On the rear wall of the church you can find the rappresentation of the Nativity with the Adoration of the Shepherds and the Kings.
The borders of the rose window is decorated again in the inside, sporting the celestial cities of Bethlehem and Jerusalem under a starry sky.



We talked about stained glass windows and here we go.
As you know, it's quite impossible to use glass walls in a church with the climate of Italy without turning it into a sort of greenhouse, so the architect used these tiny yet charming windows to give the idea of the "romantic" gothic style.
The windows were commissioned to the British firm of Clayton & Bell, and I'm delighted by how they turned out, the general vibe coming out from the simply decorated walls:




Of course the stained glass windows rapresent the moments of Saint Paul's life, from his young days to his conversion, his preaching around the world and his execution in Rome.

And now, dulcis in fundo, the reason for my interest in this church: the preraphaelite mosaics of my beloved Sir Edward Burne-Jones!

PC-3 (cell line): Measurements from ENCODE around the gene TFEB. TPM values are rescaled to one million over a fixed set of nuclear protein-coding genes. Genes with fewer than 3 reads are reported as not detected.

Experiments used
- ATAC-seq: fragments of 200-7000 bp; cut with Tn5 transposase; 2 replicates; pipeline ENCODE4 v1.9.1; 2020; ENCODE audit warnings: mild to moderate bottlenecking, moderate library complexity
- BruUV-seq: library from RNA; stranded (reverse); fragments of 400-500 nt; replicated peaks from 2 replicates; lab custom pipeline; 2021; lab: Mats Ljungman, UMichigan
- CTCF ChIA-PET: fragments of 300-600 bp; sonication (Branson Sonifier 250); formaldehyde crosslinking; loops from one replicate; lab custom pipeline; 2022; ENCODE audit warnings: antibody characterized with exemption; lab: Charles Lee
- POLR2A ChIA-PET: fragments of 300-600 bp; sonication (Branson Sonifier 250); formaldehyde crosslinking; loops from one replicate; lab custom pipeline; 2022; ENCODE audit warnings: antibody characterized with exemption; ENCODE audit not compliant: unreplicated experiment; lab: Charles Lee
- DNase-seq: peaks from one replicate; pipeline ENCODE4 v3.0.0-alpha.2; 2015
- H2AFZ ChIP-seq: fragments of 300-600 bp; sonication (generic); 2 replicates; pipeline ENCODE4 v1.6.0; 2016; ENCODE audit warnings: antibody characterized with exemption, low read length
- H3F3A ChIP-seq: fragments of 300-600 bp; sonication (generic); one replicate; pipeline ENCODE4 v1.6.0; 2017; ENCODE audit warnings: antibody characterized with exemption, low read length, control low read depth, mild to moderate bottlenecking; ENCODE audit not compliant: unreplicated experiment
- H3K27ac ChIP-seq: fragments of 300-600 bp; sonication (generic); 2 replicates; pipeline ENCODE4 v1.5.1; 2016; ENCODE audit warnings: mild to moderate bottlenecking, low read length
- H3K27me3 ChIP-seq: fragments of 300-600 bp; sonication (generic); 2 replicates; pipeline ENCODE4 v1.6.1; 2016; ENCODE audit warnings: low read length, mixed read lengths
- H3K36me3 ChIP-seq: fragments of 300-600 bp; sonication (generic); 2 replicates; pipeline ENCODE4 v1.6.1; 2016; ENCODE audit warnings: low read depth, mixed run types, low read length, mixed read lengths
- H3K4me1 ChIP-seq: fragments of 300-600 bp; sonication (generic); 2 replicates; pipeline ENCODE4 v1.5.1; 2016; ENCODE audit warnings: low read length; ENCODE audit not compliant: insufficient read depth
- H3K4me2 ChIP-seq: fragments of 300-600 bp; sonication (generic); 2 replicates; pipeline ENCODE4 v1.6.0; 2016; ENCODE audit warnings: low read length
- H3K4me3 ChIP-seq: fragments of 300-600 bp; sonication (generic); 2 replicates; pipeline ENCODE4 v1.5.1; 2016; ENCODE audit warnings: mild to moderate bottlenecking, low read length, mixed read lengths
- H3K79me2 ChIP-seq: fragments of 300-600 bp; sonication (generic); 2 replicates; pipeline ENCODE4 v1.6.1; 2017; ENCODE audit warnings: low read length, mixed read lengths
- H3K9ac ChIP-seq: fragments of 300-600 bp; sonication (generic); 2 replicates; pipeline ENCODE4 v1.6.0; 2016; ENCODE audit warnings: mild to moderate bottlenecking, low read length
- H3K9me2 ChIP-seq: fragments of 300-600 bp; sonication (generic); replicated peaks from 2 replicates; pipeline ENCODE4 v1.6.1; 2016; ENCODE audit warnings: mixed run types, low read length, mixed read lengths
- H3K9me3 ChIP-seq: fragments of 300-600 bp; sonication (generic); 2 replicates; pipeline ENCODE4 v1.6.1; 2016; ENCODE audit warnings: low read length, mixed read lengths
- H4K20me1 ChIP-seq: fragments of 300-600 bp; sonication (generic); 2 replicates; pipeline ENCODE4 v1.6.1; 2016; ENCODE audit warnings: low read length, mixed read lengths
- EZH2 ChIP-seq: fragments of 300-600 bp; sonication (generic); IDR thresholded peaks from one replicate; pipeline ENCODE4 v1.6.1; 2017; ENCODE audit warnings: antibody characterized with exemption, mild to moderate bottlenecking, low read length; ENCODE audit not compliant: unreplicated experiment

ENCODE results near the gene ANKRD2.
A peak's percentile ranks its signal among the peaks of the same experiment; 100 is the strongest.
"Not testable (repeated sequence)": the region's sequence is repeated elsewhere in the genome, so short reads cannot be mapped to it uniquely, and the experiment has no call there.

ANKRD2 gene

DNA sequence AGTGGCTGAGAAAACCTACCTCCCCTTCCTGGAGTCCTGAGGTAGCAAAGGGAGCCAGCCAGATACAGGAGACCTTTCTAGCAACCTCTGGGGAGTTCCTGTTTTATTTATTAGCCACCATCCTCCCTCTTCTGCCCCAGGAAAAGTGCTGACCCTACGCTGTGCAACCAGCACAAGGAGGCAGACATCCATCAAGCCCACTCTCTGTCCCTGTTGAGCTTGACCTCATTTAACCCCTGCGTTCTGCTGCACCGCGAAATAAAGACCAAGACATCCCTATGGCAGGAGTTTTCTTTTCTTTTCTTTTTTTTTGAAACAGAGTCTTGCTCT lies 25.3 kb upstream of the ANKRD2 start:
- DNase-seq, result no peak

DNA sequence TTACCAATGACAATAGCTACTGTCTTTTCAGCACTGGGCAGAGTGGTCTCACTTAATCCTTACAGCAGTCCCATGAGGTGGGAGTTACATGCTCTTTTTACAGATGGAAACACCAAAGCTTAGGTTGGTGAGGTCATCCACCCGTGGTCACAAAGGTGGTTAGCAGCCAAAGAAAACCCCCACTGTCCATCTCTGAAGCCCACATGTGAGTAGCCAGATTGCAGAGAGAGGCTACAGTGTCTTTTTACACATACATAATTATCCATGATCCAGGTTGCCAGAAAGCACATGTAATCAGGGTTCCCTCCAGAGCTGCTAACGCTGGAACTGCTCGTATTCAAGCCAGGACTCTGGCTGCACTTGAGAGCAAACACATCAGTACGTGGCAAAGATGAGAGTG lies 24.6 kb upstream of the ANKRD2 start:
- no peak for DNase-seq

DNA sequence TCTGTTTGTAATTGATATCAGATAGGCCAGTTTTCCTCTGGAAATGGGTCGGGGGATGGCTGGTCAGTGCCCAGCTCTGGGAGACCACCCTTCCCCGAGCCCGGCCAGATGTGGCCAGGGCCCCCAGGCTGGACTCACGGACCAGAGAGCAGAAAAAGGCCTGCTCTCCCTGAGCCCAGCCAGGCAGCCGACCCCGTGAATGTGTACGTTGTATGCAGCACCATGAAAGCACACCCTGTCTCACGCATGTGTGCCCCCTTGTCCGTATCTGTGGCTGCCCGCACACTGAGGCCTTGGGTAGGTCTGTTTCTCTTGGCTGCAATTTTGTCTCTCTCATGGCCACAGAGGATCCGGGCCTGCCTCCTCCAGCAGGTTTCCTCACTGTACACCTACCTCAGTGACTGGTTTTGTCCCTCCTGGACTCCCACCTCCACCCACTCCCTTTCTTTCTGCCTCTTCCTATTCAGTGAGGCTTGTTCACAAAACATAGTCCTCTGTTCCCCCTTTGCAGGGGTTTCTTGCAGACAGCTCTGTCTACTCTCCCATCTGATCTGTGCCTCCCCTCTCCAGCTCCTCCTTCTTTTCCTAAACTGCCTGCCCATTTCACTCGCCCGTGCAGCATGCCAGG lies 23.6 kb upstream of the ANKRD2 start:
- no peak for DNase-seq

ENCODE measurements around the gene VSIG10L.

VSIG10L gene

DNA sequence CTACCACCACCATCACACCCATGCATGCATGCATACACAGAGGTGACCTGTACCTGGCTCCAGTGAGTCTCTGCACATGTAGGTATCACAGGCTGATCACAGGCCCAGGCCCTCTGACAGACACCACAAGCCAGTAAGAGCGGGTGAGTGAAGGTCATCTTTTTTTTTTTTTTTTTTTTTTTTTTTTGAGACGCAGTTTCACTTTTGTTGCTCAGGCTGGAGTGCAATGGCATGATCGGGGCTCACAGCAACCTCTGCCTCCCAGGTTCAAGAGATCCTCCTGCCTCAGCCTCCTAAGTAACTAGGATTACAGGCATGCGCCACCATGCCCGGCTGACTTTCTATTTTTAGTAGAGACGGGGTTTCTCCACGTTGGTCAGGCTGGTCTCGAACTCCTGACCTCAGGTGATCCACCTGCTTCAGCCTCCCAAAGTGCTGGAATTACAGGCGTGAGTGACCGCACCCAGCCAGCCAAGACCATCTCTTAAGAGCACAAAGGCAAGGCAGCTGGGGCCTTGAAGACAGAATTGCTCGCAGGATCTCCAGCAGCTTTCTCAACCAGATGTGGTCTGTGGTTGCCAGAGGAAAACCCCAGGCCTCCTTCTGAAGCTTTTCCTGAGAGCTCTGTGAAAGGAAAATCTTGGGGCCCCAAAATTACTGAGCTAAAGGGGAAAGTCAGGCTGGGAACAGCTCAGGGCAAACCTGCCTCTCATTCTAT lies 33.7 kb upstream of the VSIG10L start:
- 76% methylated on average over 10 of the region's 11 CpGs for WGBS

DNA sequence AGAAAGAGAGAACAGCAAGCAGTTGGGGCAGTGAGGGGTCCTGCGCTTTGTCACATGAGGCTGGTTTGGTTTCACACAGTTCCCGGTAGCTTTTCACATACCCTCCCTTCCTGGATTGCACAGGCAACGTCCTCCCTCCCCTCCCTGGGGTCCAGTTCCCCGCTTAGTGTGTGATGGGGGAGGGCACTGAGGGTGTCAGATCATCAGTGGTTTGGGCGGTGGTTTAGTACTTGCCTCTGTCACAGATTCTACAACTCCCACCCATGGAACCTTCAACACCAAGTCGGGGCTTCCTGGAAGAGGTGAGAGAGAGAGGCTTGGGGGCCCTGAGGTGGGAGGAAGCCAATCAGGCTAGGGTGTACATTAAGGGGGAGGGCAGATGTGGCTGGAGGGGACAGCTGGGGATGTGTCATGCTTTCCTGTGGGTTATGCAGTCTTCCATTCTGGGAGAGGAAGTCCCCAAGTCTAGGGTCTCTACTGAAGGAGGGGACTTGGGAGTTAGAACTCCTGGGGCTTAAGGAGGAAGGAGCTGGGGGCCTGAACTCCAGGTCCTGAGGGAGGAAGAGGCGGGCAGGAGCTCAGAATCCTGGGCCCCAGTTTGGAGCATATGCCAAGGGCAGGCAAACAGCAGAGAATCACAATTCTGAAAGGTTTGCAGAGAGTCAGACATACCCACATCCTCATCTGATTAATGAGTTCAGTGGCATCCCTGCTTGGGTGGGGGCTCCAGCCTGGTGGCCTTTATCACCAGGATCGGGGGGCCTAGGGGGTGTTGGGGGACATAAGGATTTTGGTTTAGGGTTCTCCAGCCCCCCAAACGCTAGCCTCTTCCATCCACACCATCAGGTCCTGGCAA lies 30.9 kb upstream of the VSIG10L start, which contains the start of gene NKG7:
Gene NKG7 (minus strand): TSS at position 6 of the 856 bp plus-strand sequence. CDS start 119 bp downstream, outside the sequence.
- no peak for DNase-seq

From the next picture you can get a better idea of the mosaics and their concept.
The first arch is dedicated to the Annunciation. Burne-Jones decided to set the scene at sunset, to suggest the hour of the Angelus.
The second arch rapresents the "Tree of Life", how the sacrifice of Jesus is a mean for salvation and forgiveness, symbolized the moving devotion of Adam, Eve and a baby Cain.
Finally, the "Christ Enthroned" of the apse, showing the glory of a thriumphant Christ in front of the Heavenly City, guarded by his angels and supported by the Saints.
An interesting detail is given by the gate at the right of Jesus, left unguarded, as the others are dutifully guarded by his archangels: that's a reminder of Lucifer's betrayal and the empty spot that he left.